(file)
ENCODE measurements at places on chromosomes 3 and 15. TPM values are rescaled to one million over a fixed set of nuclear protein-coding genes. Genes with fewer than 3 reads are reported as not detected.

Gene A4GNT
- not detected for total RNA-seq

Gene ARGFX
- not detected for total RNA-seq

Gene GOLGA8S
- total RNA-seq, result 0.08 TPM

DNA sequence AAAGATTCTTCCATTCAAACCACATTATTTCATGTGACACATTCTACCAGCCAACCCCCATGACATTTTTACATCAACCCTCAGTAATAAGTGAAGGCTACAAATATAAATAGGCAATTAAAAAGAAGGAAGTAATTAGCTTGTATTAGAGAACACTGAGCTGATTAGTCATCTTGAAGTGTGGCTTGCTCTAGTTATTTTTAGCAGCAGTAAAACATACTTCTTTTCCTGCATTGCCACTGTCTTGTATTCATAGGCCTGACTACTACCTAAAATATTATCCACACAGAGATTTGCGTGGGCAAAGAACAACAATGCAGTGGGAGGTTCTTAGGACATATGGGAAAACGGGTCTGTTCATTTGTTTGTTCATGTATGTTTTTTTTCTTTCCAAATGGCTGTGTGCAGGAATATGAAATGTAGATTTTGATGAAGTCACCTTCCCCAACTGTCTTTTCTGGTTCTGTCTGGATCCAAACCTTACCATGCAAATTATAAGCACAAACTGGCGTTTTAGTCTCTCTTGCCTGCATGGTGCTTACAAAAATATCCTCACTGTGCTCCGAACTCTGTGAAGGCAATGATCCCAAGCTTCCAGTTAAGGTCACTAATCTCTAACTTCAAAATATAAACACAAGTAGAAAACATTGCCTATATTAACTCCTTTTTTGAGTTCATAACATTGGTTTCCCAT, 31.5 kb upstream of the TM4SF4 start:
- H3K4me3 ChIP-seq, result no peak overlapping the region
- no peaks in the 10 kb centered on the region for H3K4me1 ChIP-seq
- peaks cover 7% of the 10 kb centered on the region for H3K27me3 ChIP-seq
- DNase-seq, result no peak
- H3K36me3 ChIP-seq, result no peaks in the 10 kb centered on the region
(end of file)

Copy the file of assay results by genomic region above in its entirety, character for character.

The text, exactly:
ENCODE measurements at places on chromosomes 3 and 15. TPM values are rescaled to one million over a fixed set of nuclear protein-coding genes. Genes with fewer than 3 reads are reported as not detected.

Gene A4GNT
- not detected for total RNA-seq

Gene ARGFX
- not detected for total RNA-seq

Gene GOLGA8S
- total RNA-seq, result 0.08 TPM

DNA sequence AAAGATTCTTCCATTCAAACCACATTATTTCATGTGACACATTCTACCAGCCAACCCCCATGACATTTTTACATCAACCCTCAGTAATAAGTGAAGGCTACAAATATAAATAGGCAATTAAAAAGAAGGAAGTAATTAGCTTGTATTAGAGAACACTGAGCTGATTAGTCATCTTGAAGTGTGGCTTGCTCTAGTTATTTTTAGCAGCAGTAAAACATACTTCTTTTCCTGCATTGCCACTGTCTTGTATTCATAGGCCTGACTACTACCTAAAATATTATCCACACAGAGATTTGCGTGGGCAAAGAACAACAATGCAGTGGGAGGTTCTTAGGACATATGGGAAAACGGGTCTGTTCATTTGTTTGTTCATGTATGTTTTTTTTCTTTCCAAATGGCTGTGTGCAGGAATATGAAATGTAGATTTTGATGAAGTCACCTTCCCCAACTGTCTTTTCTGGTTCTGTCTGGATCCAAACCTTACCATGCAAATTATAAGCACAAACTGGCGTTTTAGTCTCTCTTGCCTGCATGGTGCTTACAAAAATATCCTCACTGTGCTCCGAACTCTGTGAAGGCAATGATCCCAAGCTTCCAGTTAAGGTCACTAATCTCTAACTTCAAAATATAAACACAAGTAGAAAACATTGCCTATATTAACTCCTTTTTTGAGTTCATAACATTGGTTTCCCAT, 31.5 kb upstream of the TM4SF4 start:
- H3K4me3 ChIP-seq, result no peak overlapping the region
- no peaks in the 10 kb centered on the region for H3K4me1 ChIP-seq
- peaks cover 7% of the 10 kb centered on the region for H3K27me3 ChIP-seq
- DNase-seq, result no peak
- H3K36me3 ChIP-seq, result no peaks in the 10 kb centered on the region